That sponsored-by-Pepsi-Cola attraction was a people-eating machine. On average, 4500 people a hour were able to experience “The Happiest Voyage That Ever Sailed.” Which meant that 80% of the people who went to the New York World’s Fair in 1964 & 1965 were able to experience “Small World.”
But Walt thought that they could do even better. Which is why – during the off-season – he had the Imagineers reworked that attraction’s load/ unload area so that it could be even more efficient. With the goal of getting an additional 500 people an hour through “it’s a small world.”
World’s Fair Closing and Final Move
Of course, once the New York World’s Fair closed for good on October 17, 1965, the race was on. The Imagineers partnered with the Mayflower Moving Company to get all of those sets & animatronic figures packed up as quickly as possible and then set back to Glendale for refurbishment. That’s what happened to the 32 animatronic figures in “General Electric’s Progressland” pavilion. Likewise all of the mechanical dinosaurs that used to menace fairgoers as they rolled through “Ford’s Magic Skyway.”
Now the genuinely crazy part of this story is that – just seven months later – the Disneyland versions of these New York World’s Fair shows began to open in Anaheim. “it’s a small world” opened on the West Coast on May 28, 1966. And this wasn’t just the exact same show that had played in Flushing Meadow for the past two years. Walt insisted that it be plussed & improved prior to installation. Which is how the Anaheim edition of “it’s a small world” wound up with two additional scenes – the Pacific Islands and the North Pole.
“The Primeval World” Diorama
And just a month or so after that, “The Primeval World” – which, at that time, the Company’s PR team described as “ … the world’s largest diorama featuring life-like recreations of some of the largest creatures to ever roam our planet” – opened on July 1, 1966.
Now what’s kind of intriguing about the “Primeval World” diorama is what’s to either side of this structure. Which is the old Disneyland administration building. This three story structure – which was also built in late 1965 / early 1966 as part of what was then supposed to be the biggest building program in Disneyland history – was built in such a way that half of this 450 foot-long structure was built on the outside of the berm and the other half of this 450 foot-long structure was built on the inside of the berm. With the structure that the Disneyland steam train passed through, that lengthy glassed-in room full of animatronic dinosaurs then serving as … Well, if you think of Disneyland’s new Admin building as an enormous Oreo, the “Primeval World” diorama then served as this 100,000 square foot structure’s creamy center.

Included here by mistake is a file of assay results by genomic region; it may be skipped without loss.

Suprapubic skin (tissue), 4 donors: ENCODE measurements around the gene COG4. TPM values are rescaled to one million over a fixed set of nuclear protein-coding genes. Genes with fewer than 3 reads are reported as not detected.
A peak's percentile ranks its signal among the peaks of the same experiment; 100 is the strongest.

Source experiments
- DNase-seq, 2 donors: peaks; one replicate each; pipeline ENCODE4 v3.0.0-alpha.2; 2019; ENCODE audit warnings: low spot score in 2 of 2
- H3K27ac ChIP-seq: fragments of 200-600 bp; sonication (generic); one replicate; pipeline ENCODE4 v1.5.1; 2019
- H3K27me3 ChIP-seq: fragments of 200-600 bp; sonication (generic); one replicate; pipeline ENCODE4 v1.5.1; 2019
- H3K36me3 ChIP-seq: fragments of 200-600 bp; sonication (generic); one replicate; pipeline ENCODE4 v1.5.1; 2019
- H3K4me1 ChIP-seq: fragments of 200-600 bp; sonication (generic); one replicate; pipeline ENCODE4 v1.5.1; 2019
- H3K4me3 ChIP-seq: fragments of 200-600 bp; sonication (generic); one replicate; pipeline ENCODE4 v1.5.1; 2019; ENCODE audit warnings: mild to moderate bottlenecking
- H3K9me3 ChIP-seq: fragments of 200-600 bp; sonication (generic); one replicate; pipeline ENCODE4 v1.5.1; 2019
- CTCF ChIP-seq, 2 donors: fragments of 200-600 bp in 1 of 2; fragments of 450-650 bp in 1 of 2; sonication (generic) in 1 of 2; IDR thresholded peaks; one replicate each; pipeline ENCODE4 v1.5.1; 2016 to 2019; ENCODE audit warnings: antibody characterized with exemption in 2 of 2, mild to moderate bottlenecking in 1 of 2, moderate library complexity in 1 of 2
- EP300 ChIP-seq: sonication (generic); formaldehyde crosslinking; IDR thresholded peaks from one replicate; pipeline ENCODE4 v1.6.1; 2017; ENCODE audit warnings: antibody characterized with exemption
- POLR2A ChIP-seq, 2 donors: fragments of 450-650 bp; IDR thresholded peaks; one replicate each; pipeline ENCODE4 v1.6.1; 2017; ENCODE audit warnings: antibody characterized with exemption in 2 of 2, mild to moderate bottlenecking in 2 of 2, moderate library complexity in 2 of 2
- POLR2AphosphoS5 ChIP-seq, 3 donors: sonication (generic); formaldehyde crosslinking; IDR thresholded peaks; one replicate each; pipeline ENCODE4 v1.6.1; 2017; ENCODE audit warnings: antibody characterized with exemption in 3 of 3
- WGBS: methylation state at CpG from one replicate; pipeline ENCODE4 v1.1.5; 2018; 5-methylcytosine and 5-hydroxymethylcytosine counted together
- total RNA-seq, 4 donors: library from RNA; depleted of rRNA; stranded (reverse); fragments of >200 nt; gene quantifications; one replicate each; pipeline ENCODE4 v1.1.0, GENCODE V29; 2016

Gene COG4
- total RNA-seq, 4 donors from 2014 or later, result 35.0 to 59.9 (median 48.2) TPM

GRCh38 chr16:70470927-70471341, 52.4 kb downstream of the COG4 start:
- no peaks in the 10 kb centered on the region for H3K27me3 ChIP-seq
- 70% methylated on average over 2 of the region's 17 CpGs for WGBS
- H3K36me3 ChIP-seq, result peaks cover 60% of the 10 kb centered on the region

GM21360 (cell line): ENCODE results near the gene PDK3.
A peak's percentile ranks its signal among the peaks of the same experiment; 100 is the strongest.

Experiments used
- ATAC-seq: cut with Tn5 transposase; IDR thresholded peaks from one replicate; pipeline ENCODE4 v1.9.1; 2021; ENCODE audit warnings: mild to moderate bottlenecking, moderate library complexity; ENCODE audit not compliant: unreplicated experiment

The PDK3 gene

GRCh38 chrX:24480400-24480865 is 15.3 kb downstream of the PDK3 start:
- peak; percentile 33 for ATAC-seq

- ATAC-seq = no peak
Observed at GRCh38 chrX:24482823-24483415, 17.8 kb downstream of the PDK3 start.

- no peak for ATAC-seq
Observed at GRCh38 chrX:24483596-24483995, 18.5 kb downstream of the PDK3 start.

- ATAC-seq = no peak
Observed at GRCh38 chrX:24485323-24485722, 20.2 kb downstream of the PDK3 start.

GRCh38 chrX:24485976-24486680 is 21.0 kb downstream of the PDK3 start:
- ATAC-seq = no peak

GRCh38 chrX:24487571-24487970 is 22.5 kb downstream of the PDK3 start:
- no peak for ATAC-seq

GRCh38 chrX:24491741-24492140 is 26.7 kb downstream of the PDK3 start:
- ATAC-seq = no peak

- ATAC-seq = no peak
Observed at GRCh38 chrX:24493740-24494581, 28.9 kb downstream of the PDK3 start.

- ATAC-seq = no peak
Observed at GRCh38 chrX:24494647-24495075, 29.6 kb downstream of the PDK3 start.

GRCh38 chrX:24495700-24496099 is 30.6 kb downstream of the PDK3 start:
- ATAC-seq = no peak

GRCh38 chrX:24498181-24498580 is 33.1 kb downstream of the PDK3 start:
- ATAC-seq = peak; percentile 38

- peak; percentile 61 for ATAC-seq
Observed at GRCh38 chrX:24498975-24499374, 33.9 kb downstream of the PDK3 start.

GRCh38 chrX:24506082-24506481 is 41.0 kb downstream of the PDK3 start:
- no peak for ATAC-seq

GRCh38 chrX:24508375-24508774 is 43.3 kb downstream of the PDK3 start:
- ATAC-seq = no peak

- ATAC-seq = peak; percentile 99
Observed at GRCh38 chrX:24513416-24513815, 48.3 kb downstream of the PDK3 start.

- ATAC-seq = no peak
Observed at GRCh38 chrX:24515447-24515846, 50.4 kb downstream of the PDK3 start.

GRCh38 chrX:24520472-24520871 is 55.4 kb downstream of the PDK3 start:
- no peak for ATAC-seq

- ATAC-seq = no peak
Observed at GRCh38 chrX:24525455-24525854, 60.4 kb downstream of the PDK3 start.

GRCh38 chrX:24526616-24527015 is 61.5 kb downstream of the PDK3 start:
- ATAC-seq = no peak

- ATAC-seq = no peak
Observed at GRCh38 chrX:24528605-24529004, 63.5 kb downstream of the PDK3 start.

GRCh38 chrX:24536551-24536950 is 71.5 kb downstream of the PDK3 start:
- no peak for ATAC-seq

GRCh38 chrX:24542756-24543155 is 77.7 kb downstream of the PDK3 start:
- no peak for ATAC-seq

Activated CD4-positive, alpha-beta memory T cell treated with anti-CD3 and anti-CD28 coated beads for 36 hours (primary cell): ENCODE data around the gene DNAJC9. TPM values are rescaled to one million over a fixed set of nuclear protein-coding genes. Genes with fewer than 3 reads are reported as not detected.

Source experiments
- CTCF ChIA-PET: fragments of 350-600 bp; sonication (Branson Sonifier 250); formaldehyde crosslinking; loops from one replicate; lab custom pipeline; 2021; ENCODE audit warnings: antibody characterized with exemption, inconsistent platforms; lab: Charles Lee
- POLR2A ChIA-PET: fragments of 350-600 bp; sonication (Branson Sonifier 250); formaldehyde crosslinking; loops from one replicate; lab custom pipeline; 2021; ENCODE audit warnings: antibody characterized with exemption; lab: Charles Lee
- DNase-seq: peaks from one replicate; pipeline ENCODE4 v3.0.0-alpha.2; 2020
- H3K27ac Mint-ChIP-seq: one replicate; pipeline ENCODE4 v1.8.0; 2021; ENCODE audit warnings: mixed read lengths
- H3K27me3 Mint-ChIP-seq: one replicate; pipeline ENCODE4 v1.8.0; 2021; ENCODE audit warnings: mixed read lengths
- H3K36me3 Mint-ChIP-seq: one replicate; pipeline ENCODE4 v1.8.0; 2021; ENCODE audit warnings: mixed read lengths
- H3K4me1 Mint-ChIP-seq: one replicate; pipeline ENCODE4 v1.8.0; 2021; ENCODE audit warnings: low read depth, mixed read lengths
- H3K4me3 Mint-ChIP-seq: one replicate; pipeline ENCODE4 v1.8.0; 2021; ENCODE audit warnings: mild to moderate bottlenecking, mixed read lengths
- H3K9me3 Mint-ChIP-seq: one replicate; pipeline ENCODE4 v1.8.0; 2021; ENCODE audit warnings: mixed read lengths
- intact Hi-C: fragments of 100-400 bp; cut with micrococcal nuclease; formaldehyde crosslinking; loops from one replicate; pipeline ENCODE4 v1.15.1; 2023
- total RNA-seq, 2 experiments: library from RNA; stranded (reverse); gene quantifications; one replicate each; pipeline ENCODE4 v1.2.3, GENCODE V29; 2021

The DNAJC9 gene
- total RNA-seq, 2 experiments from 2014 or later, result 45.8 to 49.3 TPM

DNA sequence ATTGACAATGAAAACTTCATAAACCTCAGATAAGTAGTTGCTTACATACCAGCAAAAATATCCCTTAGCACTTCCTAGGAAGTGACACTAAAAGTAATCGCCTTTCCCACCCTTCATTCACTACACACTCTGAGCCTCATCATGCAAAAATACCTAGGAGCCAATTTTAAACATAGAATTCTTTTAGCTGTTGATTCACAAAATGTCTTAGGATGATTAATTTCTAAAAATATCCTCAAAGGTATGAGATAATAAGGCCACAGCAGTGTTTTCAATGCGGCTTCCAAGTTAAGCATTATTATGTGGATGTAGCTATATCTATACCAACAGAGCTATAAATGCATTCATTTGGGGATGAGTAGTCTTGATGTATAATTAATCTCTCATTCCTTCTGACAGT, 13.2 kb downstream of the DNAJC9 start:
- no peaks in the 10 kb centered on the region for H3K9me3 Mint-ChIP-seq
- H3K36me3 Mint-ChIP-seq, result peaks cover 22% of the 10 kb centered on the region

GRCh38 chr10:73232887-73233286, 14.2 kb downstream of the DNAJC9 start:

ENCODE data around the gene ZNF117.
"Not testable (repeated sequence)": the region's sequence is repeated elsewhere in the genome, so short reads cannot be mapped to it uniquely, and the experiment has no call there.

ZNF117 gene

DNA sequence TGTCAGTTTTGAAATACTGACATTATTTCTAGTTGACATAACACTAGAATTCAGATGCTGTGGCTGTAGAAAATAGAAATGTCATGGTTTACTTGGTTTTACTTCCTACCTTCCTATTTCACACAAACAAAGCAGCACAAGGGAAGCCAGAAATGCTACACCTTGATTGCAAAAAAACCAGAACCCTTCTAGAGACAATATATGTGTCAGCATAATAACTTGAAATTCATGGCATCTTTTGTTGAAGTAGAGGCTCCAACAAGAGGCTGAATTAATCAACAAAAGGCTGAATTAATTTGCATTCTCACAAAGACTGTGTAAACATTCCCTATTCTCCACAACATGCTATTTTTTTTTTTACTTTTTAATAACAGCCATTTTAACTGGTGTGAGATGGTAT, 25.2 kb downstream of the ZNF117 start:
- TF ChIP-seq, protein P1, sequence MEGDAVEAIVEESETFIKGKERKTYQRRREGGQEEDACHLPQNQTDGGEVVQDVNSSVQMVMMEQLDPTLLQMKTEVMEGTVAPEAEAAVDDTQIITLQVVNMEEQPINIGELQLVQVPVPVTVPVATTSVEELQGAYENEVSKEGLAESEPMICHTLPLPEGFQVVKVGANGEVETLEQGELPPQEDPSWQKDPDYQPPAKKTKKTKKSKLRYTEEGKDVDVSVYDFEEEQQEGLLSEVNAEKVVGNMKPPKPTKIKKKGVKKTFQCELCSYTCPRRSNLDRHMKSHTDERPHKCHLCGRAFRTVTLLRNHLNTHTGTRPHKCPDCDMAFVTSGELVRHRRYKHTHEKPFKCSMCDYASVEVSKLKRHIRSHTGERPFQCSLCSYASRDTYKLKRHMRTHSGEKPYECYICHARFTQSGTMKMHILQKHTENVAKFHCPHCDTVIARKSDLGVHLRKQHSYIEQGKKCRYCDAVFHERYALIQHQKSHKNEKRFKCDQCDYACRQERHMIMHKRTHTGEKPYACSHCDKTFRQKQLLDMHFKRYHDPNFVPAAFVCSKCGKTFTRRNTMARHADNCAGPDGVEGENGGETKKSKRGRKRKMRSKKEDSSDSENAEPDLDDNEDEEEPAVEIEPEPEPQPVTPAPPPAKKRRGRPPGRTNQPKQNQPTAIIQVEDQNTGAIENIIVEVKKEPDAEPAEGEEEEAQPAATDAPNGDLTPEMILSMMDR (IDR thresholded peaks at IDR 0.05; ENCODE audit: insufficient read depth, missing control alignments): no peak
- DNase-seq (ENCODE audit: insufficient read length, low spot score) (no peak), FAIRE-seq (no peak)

Kind of a funny side story here. Everyone who worked in the 200 offices who were housed in Disneyland’s new Admin building would tell the same story. How – for the first few days you worked in this three story tall structure – you couldn’t help but notice how the Admin building would rumble as the steam train passed through the giant diorama in the middle of that structure. Or – for that matter – how the roar of the mechanical dinosaurs below would endlessly faintly echo center through the building as long as that ride was running.
Conversely though, after a few days of working in the Disneyland admin building, the rumble of the steam train and the roar of the dinosaurs just became white noise. That’s how you’d then know if you were dealing with a new hire at the Park. If someone who had just been assigned to the Admin building would then turn to you and say “What is that noise?” And – as a Company vet – you could then say “Oh, yeah. About that.”
“…a Disneyland without its steam trains just isn’t worth the full price of admission.”